While successful by its own measure, inserting the city into a regional and national highway network, this metropolitanism produced social divisions that would fester over coming decades. Its failings would prompt a remarkably cogent, if less wildly prolific, response in the reforming urbanism of Mayor Lindsay.
The confrontation between master planning and anti-planning that played out over the 1960s engendered an arresting image of the metropolis, one that took cues from Moses and Jacobs but refused to merely triangulate them. The Lindsay interval has been largely forgotten, in no small part because of the painful memories of the social upheavals that marred his tenure—the Columbia student occupation, the Brownsville teachers’ strike, the Knapp Commission on police corruption—as well as the popular perception that Lindsay’s urban approach failed to address those upheavals adequately. Yet it remains pertinent to anyone interested in how New York and other major cities throughout the country might be improved in the future.
Immediately after assuming office, Lindsay sought to establish a third-wave metropolitanism. He would remedy the ills of the cannibalizing urbanism undertaken by his predecessors and by then discredited—not by curtailing planning projects, whether housing developments or highways, but by dramatically expanding them. During his eight years in office, various organs of his administration put forth a series of proposals that, taken together, reveal a singular planning ethos and architectural sensibility commensurate to that of previous brands of metropolitanism (if less politically viable).
Remarkably little scholarship has been devoted to the Lindsay program. With the exception of an exhibition five years ago at the Municipal Art Society on a few Lindsay-era housing projects, our study is the first to attempt to identify how much of his urban program has been realized, and the first to consider his entire planning and building apparatus in terms of a legible urban strategy. Our present moment of economic crisis and nascent federal response, with all it portends for the nation’s crumbling infrastructure, would seem an ideal one to look back to a time when the dire need for the government to renew its compact with citizens compelled it to cast aside ideological and reactionary models alike, in favor of an ambitious program to remake New York and ensure its future.
Just as Lyndon Johnson’s Great Society offered federal support for sweeping renovations of American cities, the administration of Barack Obama has pledged to advance projects that will help insure the sustainable growth of New York City and other metropolises across the country into the twenty-first century. But perhaps most pertinent of all is the story of a young, cultured, and charismatic politician, as confident in the power of the people to effect change as in the ability of government to keep pace with their needs, who promised to usher in a new era for a city plagued by political gridlock, institutional malaise, and an insurmountable deficit, and who was elected under the banner “He is fresh and everyone else is tired.” It is a story that should serve as both a generative lesson and a cautionary tale.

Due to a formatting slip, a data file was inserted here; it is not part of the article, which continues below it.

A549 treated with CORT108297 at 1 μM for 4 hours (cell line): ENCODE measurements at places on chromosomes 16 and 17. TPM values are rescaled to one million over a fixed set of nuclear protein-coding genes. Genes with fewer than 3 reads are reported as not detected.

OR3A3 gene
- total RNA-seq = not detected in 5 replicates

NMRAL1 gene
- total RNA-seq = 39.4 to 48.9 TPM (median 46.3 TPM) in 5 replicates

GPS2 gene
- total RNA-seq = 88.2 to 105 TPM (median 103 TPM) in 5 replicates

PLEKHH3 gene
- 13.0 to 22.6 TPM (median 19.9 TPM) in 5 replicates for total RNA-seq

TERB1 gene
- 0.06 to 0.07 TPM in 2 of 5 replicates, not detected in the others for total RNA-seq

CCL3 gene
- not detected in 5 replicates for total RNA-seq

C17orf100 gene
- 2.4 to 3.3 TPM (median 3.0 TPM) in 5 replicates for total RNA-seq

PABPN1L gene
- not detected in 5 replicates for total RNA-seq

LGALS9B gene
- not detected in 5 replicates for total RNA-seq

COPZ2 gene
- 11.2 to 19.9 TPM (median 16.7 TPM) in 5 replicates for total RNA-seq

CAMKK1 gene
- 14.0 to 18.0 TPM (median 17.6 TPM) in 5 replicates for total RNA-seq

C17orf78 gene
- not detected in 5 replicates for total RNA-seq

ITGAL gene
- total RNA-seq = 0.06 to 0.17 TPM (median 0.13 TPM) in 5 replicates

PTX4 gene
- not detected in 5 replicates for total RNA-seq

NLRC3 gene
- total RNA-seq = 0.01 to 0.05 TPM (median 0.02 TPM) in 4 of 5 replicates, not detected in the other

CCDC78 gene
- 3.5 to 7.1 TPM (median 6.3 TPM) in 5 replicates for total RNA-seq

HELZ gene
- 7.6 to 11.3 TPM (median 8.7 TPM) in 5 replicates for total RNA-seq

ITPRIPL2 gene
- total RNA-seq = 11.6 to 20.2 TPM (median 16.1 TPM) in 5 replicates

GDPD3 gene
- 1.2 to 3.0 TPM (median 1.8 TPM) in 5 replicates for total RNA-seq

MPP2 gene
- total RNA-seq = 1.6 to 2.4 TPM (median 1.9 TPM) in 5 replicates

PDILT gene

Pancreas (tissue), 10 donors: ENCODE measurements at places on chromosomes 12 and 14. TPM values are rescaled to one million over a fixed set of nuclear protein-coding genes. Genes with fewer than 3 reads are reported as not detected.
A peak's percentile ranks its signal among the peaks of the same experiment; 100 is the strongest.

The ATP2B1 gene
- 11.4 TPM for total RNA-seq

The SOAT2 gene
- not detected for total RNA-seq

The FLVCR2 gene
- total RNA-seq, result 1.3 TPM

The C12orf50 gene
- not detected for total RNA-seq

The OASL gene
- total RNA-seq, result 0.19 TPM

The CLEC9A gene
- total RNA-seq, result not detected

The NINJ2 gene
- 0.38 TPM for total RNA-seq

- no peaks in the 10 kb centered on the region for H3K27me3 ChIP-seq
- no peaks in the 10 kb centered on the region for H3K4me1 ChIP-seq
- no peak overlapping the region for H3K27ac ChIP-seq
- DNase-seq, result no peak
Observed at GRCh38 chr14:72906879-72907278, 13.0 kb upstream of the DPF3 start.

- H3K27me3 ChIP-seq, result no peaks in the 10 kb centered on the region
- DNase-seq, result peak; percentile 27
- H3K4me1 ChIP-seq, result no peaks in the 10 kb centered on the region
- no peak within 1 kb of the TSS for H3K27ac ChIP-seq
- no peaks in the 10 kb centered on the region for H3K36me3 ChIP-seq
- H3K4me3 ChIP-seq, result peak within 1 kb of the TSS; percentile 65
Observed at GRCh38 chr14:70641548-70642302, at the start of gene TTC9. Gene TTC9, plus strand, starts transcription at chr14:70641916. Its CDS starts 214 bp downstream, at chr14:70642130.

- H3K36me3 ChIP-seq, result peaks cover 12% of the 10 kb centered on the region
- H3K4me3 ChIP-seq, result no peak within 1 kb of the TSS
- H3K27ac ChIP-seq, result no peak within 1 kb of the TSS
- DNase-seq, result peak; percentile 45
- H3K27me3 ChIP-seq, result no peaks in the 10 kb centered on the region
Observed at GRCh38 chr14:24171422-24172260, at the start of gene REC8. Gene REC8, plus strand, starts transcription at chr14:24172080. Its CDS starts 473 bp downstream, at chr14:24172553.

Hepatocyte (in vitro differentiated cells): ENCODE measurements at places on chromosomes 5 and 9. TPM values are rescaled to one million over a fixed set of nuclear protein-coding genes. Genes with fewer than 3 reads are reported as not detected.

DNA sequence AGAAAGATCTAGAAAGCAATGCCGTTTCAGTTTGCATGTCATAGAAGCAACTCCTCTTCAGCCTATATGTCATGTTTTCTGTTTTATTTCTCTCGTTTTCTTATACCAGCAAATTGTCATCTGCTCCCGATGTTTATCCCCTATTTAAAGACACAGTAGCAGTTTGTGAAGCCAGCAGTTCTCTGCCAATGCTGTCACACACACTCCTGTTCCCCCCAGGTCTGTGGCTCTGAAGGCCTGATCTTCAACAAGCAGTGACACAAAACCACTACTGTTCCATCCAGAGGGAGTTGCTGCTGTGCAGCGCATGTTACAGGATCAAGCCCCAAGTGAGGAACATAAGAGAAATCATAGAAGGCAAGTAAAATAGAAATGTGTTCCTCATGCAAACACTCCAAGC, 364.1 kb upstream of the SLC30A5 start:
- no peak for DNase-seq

JOHN VLIET LINDSAY,
the 103rd mayor of New York, and only the second Republican in thirty years to assume the office, was elected in 1965 as a reform candidate against the Democratic political machine. Lindsay’s victory was the product of a skillfully orchestrated media campaign, the main theme of which was urban reform. In the months leading up to the election, the city’s papers published exposé after exposé on a city in crisis, with crime on the rise and a decrepit housing stock—including Moses’s own failed experiments—incubating extreme poverty, while the editorial pages urged a swift and dramatic intervention.
It wasn’t difficult for the dailies to convince their readership of the need for action. The past decade had seen the first population decline in the city’s history. Previously thriving neighborhoods in the western and southern Bronx, northern Manhattan, and central Brooklyn were stymied by economic depression, gripped by racial tension, and rent by major roadway projects. Something had to be done, and the attractive, vigorous Lindsay, whom many could hardly refrain from comparing to John F. Kennedy, seemed the man to do it.
The principle objection to the second wave of metropolitanism lodged by Jane Jacobs and her adherents had been its destruction, in neighborhood after neighborhood, of delicate “urban ecologies” through the imposition of housing projects and highways. Lindsay’s new approach would respond to this critique, but without rejecting planning outright. It aimed to thread infrastructure around the urban fabric, rather than having it cut through the tenements, markets, alleyways, and parks that were the warp and weft of New York’s neighborhoods. Citizen participation would defuse the generally fraught planning process, granting a sense of empowerment and autonomy to previously disenfranchised communities. The focus of the planner was no longer to facilitate the movement of the automobile, or to kowtow to Jacobs’s almighty pedestrian, or to engender a harmonious social order through the construction of green-fringed civic monuments, as the City Beautiful movement had done around the turn of the century. It was to open up the city for residents whose proper habitat was the entire metropolis.
In the four spheres of Lindsay-era planning discussed in depth here (among a multitude of other projects influenced by City Hall or executed in collaboration with private developers), one can glimpse the receding horizon of the late-modernist avant-garde in architecture, as reflected in Megastructuralism, New Brutalism, neo-Futurism, Linear Cities, and, most significantly, the revisionist modernism of Paul Rudolph and Louis Kahn. The two major unbuilt proposals in Brooklyn and Harlem recall the visionary tendencies of much 1960s experimental studio work. But whereas many of these projects bordered on the fantastic, Lindsay’s strategy on the ground was formulated and implemented by an array of decidedly grounded bureaucrats.